That being said, they seem to both be politically minded on opposite sides, so why in hell would Monica stay with him? Especially if his political views are such a problem for her? Obviously she either A) doesn’t mean what she says when she says she wants to stop Mr. Chapman’s political agenda, or B) she has switched sides.

Both options don’t agree with me and left me with a bitter taste.

Overall, I didn’t like it. I went into it hopeful, but I was greatly disappointed. I’d have loved to see Monica’s background and issues expressed more, and had her healing more than what is shown. I’d have loved to see more character development. The book was too short with too many stereotypes and bad assumptions that just didn’t work for me at all.

Copy obtained from publisher via netgalley. All opinions herein are mine and were not influenced by the author or publisher in any way.

Review: Sawyer Bennett – Off Limits

Sensual couple

Title: Off Limits
Author: Sawyer Bennett
Series: Off #2
Big Dog Books
Rating: 3.5 / 5

“There is a vulnerability there, hovering just below the surface. And I want to pick at it until I expose it. Then I want to kiss it.”

Two years ago, Emily Burnham had an epiphany about the shallowness of her life. And she made it her mission to become a different person…a better woman. Out from under the controlling thumb of her mother, Emily is tasting the real world for the first time. And she likes it.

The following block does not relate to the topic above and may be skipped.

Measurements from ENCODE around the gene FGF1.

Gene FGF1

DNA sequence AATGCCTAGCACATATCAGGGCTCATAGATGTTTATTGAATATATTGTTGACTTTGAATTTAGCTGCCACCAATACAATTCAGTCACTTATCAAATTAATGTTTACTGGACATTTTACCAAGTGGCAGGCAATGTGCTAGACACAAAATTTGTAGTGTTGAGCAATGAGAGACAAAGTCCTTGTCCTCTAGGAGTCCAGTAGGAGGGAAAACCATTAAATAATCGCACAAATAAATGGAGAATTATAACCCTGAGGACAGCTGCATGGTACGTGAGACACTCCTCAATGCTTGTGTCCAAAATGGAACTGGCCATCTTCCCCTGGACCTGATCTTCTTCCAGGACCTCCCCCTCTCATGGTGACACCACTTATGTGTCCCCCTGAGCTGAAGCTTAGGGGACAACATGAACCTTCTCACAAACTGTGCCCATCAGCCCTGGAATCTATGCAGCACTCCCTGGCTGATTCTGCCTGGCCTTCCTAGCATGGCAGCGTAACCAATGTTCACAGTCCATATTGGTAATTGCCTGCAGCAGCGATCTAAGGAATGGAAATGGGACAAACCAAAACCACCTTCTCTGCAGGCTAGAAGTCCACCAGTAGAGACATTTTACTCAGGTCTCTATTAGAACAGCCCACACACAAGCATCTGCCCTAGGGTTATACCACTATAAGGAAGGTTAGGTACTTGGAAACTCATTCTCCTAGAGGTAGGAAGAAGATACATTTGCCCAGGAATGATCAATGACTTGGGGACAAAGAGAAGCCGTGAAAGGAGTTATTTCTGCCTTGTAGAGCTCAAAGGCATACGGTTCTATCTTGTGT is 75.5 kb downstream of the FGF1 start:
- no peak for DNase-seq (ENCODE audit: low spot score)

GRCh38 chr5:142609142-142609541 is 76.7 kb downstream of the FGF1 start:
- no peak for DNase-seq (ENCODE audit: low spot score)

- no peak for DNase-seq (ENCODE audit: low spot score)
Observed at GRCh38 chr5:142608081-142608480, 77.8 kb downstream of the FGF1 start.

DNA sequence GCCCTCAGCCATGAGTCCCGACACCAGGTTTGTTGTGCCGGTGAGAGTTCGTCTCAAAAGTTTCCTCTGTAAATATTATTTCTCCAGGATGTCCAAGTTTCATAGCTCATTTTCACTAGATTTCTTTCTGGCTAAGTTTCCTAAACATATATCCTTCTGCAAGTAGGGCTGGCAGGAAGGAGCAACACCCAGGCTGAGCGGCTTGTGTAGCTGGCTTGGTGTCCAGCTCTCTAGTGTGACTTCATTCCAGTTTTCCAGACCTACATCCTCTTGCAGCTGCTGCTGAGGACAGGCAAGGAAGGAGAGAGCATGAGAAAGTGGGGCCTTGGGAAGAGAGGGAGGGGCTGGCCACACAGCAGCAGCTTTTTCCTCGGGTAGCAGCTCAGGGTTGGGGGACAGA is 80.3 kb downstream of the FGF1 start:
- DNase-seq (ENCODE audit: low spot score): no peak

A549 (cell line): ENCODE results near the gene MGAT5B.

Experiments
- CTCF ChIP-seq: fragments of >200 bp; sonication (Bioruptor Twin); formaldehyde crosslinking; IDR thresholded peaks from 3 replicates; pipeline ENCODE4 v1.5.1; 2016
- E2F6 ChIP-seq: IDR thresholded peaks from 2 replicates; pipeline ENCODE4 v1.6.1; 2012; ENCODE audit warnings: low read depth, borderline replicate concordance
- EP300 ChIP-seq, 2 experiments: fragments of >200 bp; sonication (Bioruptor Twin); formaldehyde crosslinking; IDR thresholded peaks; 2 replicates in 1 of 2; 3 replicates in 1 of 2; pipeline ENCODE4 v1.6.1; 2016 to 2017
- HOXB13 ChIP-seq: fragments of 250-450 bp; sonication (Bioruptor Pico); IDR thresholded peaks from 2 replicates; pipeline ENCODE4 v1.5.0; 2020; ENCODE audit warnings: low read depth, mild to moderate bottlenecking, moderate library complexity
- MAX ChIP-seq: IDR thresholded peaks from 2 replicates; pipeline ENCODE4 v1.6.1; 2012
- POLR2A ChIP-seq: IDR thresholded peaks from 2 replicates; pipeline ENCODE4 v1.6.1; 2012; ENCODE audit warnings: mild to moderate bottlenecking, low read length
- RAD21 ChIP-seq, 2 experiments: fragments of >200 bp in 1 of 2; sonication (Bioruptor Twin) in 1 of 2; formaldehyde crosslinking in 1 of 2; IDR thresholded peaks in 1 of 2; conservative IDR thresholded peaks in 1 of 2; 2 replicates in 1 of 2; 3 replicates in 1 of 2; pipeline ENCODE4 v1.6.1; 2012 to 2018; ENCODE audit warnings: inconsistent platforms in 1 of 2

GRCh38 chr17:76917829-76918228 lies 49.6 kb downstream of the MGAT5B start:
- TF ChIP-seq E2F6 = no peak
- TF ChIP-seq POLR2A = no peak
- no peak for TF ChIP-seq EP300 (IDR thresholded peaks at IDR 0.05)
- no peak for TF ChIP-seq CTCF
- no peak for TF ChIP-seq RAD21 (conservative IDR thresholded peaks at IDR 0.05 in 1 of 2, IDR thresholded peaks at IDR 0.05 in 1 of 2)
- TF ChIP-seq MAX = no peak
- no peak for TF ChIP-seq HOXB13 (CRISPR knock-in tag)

Nixon Caldwell has served his time in the Marine Corps, surviving two brutal tours in Afghanistan. He is back home, surrounded by what he likes best…isolation. It’s certainly the best way to avoid confrontation of the consuming guilt that is weighing him down.

When an accident brings Emily and Nix together, he soon learns he is not the master of his own fate. Struggling with his own pain, Nix tries to guard himself against Emily’s charms. He wants her in his bed, but he doesn’t want her in his heart.

Having grabbed life by the horns, Emily wants it all. But is she willing to accept just the small part of himself that Nix is offering? Can she reach the part of his soul that he has deemed to be Off Limits? (

A cute, fluffy read.

I didn’t realize what number this book is in the series until after I’d started reading. Fortunately, it reads like a stand-alone novel, so I’m assuming that each book deals with the same characters but each one can be read by itself, with or without reading the others, and it will make perfect sense. At least, that’s how this one worked out for me.